Yes, I’m serious

I was at Miami’s South Beach recently and caught myself marveling at the same three things over and over again.  Okay, I marveled at quite a few things.  But three design features kept appearing again and again.  South Beach is great because it is the perfect scale, offers extraordinary public access and celebrates its history with a fun twist.

Most people would recognize this.  I am not exactly breaking new ground here.  But this afternoon, I was touring around Downtown Memphis and realized some striking similarities.

Public Access

South Beach is successful because, first and foremost, it has an awesome beach.  Many Memphians have experienced a beach, usually behind a condo property in the panhandle of Florida.  I think we’d all agree that South Beach is a different animal.

One of the things that make it different is that it is completely accessible while still being supported by urban amenities.  The beach is treated like a central park.  The east side of Ocean Drive looks across walking paths, gathering spots and obviously the beach on the Atlantic Ocean.  The west side of Ocean Drive is lined with hotels, apartments, restaurants and retailers.  The area is bookended with taller buildings.  But every bit of it is inviting.  The area screams come on in and walk around.

If you have ever stood in the riverfront park just west of Island Drive, you have experienced something similar.  Henry Turley could have pushed Harbor Town right up to the high-water mark and put the main drag through the center of the development.  But that would have limited enjoyment of the public space with river views to those who could buy a 40 foot strip of it.  Instead, neighbors can walk to it and visitors can drive to it because it is open and accessible to everyone.

Much of our riverfront is like this and most of our in-town parks are as well.  Kinelworth separates Overton Park from homes lining the west side of the street, for instance.  This may seem like a silly thing to be excited about.  But I believe that this balance between developing private real estate while maintaining public access to amenities, in the end, makes both projects more valuable.

Preservation with a Twist

The Delano and the Fontainebleau hotels are the poster children for the Miami scene.  They have reinvented themselves as the hottest see and be seen spots around.  And they have done this by adding to the historic character of their properties, not destroying it.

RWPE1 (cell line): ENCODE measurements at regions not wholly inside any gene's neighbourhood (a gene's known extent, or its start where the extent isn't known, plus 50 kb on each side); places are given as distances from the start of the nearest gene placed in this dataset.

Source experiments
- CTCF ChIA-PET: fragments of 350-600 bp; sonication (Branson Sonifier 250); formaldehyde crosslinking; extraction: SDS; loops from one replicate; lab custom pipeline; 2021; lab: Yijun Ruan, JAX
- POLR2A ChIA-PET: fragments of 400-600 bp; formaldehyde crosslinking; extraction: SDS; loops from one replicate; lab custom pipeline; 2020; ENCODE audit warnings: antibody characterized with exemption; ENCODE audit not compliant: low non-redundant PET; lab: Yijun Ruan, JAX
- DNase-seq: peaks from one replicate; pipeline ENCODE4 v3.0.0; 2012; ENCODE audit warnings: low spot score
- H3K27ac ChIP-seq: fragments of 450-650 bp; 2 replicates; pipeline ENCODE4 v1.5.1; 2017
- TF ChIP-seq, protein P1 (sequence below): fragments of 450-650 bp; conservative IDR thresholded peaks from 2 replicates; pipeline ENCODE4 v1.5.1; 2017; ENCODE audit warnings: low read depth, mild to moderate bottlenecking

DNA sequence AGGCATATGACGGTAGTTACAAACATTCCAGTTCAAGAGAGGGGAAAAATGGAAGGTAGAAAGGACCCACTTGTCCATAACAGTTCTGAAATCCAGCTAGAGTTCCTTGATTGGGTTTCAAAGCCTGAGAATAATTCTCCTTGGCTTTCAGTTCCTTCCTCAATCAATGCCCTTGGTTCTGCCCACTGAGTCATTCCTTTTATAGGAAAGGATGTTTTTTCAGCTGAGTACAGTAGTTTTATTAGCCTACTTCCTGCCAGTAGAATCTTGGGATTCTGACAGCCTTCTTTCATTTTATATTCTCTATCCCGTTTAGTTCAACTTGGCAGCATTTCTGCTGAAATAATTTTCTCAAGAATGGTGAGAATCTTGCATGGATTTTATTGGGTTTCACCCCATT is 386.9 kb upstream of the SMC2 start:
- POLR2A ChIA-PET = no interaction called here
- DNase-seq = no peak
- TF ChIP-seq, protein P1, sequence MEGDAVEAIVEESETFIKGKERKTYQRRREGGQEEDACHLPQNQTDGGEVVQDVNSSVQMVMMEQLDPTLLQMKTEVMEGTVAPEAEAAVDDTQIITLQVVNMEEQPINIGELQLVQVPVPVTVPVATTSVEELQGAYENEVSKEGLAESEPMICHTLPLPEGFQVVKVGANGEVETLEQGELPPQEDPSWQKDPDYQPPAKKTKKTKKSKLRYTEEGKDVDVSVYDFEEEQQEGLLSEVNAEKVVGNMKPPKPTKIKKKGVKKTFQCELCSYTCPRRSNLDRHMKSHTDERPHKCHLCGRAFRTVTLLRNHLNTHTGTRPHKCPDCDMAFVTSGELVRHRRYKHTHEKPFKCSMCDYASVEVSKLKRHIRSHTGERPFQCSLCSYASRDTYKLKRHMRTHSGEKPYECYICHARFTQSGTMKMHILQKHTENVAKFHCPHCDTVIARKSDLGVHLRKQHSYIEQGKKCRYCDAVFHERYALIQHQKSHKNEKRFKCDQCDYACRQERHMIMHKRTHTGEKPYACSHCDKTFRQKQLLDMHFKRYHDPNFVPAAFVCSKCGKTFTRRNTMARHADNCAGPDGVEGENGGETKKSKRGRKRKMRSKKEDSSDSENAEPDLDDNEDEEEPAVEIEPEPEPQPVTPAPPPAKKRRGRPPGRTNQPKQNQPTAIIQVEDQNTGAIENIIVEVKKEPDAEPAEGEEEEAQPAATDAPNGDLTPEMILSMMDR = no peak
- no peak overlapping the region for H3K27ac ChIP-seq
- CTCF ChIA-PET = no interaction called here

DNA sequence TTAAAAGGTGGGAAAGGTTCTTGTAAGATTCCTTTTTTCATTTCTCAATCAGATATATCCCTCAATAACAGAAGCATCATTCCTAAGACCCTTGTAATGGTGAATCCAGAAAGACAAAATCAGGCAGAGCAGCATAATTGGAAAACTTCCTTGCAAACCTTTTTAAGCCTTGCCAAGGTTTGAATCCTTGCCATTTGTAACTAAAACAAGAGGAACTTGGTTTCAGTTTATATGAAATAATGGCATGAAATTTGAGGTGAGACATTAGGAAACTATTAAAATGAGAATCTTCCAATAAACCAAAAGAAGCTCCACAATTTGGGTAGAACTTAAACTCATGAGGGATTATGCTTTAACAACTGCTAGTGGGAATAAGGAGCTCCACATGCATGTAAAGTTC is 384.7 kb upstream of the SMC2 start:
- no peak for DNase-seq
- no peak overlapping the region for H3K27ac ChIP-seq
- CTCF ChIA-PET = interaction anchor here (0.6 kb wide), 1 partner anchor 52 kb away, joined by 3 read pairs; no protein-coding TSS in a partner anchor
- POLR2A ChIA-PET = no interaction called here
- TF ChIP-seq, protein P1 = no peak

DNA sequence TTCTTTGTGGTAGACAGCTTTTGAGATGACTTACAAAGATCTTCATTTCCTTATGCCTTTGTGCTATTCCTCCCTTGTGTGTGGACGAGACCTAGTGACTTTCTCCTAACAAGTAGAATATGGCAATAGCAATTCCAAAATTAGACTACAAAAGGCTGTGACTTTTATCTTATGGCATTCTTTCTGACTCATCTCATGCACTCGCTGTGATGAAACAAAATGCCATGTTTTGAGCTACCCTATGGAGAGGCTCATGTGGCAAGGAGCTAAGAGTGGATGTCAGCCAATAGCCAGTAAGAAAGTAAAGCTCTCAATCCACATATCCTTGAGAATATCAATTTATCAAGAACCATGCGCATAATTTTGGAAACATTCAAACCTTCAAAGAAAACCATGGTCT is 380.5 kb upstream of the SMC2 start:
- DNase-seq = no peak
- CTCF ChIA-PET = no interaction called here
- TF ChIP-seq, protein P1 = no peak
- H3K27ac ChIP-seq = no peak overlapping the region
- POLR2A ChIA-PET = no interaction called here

Along Ocean Drive, this can be seen again and again.  The iconic Colony and Boulevard hotels have modernized their rooms and their lobbies.  But they celebrate their history through restored signage, architectural lighting and sidewalk cafes.  The 1930s era Clevelander Hotel built a pool in the 1950s.  In any other city this place would have been bulldozed by 1985.  Instead, the pool that is practically on the sidewalk has become one of the most exciting spectacles on the beach with newly designed bars placed anywhere you may need a drink.

Now I know the Peabody lobby and the Madison rooftop and Beale Street don’t exactly compare in this scenario.  But when you think how you felt discovering Itta Bena or what it took to meld the historic flavor with modern touches at the Majestic or the grandeur of Court Square Center hopefully you get the picture.  Historic preservation doesn’t have to be stuffy.  Sometimes it can be celebrated and even pushed to a new limit.  Memphians get that.

Café Ole’s deck is not historically correct, for instance.  But Cooper-Young has been transformed by putting new twists on old buildings.  Memphians have preserved great amounts of our history by reinventing what we do with the buildings that once housed it.


Most of South Beach consists of three, five, seven story buildings.  They line the sidewalk.  It is not too crowded but never lonely.  The scale is perfect to make people comfortable 24-hours a day.

The buildings are treated appropriately.  Awnings to create an anchor.  A bit of architectural detail, even though minimal in this art-deco land.  Doors that are where doors are supposed to be.  The architecture never overwhelms and at the same time never disappoints.

Memphis has a history with this.  When people speak of the Downtown renaissance, they aren’t thinking about high rises seen from miles away.  They aren’t thinking about the parking lots that are so out of place in a city.  They are thinking about how they feel walking down South Main where the tallest building is three stories.  They are imagining living at the apartments behind the ballpark.  They are comfortable because the scale is right much of the time.

Newly evolving areas like Broad Street understand this.  There is economic value in a comfortable urban scale.  Why else would new malls be built to resemble historic Main Streets and Town Squares… because the scale creates value.

South Beach’s scale, eye to historic detail and preservation of public access are major ingredients in its success.  Memphians would do well to recognize this and spend a little more time celebrating our propensity toward it.